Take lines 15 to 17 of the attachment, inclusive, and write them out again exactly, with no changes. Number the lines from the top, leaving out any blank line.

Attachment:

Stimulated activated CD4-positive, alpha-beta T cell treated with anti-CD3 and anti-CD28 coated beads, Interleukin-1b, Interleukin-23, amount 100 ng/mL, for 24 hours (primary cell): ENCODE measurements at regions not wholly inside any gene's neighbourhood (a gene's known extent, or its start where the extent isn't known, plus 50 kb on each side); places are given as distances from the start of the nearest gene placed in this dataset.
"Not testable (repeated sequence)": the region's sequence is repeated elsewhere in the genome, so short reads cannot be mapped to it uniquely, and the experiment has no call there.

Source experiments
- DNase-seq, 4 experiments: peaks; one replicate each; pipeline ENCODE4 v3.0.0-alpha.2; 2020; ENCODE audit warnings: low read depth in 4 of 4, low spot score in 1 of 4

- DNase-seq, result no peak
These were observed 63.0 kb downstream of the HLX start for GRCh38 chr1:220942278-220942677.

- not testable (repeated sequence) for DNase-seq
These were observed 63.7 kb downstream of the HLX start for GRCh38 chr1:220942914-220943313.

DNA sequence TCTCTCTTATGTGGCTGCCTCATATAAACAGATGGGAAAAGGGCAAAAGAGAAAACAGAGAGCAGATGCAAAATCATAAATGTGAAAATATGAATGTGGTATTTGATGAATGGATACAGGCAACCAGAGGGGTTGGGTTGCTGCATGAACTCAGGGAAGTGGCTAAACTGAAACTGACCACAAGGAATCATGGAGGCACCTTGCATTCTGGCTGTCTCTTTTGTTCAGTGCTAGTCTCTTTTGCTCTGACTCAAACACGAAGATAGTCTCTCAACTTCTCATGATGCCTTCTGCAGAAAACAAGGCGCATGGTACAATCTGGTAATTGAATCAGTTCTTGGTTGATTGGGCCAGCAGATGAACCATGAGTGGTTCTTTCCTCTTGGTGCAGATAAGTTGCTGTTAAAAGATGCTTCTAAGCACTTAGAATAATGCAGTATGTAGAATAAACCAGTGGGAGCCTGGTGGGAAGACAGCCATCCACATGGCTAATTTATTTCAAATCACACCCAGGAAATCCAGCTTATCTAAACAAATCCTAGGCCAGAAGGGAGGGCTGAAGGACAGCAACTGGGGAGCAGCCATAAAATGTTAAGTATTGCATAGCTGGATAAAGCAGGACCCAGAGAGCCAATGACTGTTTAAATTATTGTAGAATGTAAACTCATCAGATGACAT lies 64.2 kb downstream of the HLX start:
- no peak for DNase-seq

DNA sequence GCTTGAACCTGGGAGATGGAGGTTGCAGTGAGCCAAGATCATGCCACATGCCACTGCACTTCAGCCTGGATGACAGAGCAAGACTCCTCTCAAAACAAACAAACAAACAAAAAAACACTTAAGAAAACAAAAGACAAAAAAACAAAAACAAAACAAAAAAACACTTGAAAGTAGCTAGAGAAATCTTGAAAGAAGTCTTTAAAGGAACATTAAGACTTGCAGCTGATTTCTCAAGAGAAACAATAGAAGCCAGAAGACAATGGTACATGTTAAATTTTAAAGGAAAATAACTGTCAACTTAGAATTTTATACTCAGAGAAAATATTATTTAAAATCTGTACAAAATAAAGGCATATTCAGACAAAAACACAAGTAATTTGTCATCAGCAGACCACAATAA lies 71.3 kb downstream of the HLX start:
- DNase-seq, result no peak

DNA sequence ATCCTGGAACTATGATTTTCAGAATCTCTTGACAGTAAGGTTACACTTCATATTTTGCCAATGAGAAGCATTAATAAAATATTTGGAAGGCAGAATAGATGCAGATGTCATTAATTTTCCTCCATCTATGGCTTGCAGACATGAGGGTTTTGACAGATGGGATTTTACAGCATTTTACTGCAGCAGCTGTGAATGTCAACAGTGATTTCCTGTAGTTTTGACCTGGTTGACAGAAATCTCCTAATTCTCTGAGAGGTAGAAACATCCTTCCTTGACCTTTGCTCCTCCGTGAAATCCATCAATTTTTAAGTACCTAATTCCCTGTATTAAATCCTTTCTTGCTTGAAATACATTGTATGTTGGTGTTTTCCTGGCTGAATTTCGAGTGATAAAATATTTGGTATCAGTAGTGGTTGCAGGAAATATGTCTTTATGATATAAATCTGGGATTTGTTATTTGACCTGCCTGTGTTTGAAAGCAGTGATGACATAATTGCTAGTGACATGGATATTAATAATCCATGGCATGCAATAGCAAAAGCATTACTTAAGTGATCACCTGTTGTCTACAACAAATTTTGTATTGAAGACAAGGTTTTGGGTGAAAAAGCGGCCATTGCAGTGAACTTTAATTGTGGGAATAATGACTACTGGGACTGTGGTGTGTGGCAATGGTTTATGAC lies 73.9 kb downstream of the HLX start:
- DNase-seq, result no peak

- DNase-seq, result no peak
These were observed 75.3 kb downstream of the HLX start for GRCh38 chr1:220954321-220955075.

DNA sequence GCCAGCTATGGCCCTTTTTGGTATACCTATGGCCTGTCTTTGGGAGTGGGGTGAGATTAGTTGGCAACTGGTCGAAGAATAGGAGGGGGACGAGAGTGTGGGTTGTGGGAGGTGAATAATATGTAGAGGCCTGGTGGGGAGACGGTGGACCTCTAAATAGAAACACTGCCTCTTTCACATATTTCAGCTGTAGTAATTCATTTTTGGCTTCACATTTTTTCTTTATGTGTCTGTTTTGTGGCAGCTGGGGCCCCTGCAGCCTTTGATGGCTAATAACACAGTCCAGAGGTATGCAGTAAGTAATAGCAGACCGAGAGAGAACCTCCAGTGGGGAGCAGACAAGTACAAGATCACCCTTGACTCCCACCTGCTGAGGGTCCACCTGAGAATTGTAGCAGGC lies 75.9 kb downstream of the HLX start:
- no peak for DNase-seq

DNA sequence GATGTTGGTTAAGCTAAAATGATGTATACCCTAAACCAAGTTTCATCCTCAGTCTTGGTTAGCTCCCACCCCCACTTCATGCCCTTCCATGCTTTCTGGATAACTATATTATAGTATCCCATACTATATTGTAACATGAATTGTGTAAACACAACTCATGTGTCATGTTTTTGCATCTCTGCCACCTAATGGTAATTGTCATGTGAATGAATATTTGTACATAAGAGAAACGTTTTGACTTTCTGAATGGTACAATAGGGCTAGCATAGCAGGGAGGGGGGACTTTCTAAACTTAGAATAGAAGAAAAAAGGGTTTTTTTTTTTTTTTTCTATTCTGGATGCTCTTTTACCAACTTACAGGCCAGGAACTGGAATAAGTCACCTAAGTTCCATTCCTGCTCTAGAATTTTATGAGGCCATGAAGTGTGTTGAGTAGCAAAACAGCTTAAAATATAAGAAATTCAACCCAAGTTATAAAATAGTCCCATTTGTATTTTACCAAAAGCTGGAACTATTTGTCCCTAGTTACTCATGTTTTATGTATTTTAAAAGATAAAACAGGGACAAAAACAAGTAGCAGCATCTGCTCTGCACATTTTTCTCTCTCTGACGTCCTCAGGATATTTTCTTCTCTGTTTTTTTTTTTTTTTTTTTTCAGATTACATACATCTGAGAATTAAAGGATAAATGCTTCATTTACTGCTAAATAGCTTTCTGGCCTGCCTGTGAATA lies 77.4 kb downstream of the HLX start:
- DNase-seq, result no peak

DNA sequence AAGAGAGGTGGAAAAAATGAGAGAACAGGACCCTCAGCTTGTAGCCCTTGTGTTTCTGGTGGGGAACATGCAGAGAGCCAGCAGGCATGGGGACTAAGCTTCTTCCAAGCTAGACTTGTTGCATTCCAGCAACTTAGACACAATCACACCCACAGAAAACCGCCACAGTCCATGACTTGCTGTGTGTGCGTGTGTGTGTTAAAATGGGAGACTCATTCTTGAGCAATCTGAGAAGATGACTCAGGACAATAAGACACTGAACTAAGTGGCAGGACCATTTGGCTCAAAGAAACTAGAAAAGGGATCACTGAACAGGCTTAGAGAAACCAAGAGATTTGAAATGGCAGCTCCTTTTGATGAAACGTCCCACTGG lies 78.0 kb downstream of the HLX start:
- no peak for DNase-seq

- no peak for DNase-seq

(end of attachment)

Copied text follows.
- DNase-seq, result no peak
These were observed 75.3 kb downstream of the HLX start for GRCh38 chr1:220954321-220955075.

DNA sequence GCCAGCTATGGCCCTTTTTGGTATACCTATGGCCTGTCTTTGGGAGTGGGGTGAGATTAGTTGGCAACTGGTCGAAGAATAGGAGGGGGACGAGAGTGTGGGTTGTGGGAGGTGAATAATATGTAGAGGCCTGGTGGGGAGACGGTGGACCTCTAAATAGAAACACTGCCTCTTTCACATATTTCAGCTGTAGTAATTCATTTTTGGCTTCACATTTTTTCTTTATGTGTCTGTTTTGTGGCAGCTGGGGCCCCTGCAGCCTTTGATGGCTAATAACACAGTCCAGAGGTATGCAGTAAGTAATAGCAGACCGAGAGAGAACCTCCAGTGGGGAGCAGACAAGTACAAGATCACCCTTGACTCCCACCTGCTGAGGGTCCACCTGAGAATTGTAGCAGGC lies 75.9 kb downstream of the HLX start: